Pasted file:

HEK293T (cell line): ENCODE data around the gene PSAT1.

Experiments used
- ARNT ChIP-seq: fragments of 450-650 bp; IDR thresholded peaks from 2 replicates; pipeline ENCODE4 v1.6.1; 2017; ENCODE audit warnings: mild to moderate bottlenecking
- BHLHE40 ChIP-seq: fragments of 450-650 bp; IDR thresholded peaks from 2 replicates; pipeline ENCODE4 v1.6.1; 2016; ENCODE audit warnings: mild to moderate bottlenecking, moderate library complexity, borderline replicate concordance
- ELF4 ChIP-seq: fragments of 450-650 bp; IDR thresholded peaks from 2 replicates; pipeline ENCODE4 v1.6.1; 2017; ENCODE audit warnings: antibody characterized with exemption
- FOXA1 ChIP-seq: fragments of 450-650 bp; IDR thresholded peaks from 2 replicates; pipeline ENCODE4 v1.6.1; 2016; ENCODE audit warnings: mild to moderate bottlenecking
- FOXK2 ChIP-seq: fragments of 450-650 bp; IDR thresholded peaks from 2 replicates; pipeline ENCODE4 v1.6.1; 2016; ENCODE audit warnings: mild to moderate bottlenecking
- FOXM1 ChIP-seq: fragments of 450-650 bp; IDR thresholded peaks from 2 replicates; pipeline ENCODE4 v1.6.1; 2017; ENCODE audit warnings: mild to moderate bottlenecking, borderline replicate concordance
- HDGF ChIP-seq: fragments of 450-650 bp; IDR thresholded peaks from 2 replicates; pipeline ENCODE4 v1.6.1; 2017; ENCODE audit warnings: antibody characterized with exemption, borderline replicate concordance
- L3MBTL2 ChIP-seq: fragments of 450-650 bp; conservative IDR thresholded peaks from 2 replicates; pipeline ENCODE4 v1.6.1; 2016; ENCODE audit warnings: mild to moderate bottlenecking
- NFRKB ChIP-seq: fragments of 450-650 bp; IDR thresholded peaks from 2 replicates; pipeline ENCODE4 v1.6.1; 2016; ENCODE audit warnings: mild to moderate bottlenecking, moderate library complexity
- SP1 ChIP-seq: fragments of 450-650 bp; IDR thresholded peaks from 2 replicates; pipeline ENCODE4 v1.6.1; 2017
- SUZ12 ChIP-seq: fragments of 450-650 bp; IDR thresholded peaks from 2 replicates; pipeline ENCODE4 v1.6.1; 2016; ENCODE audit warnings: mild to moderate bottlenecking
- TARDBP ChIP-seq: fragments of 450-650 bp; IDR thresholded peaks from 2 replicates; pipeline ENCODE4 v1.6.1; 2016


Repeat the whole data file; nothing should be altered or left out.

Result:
HEK293T (cell line): ENCODE data around the gene PSAT1.

Experiments used
- ARNT ChIP-seq: fragments of 450-650 bp; IDR thresholded peaks from 2 replicates; pipeline ENCODE4 v1.6.1; 2017; ENCODE audit warnings: mild to moderate bottlenecking
- BHLHE40 ChIP-seq: fragments of 450-650 bp; IDR thresholded peaks from 2 replicates; pipeline ENCODE4 v1.6.1; 2016; ENCODE audit warnings: mild to moderate bottlenecking, moderate library complexity, borderline replicate concordance
- ELF4 ChIP-seq: fragments of 450-650 bp; IDR thresholded peaks from 2 replicates; pipeline ENCODE4 v1.6.1; 2017; ENCODE audit warnings: antibody characterized with exemption
- FOXA1 ChIP-seq: fragments of 450-650 bp; IDR thresholded peaks from 2 replicates; pipeline ENCODE4 v1.6.1; 2016; ENCODE audit warnings: mild to moderate bottlenecking
- FOXK2 ChIP-seq: fragments of 450-650 bp; IDR thresholded peaks from 2 replicates; pipeline ENCODE4 v1.6.1; 2016; ENCODE audit warnings: mild to moderate bottlenecking
- FOXM1 ChIP-seq: fragments of 450-650 bp; IDR thresholded peaks from 2 replicates; pipeline ENCODE4 v1.6.1; 2017; ENCODE audit warnings: mild to moderate bottlenecking, borderline replicate concordance
- HDGF ChIP-seq: fragments of 450-650 bp; IDR thresholded peaks from 2 replicates; pipeline ENCODE4 v1.6.1; 2017; ENCODE audit warnings: antibody characterized with exemption, borderline replicate concordance
- L3MBTL2 ChIP-seq: fragments of 450-650 bp; conservative IDR thresholded peaks from 2 replicates; pipeline ENCODE4 v1.6.1; 2016; ENCODE audit warnings: mild to moderate bottlenecking
- NFRKB ChIP-seq: fragments of 450-650 bp; IDR thresholded peaks from 2 replicates; pipeline ENCODE4 v1.6.1; 2016; ENCODE audit warnings: mild to moderate bottlenecking, moderate library complexity
- SP1 ChIP-seq: fragments of 450-650 bp; IDR thresholded peaks from 2 replicates; pipeline ENCODE4 v1.6.1; 2017
- SUZ12 ChIP-seq: fragments of 450-650 bp; IDR thresholded peaks from 2 replicates; pipeline ENCODE4 v1.6.1; 2016; ENCODE audit warnings: mild to moderate bottlenecking
- TARDBP ChIP-seq: fragments of 450-650 bp; IDR thresholded peaks from 2 replicates; pipeline ENCODE4 v1.6.1; 2016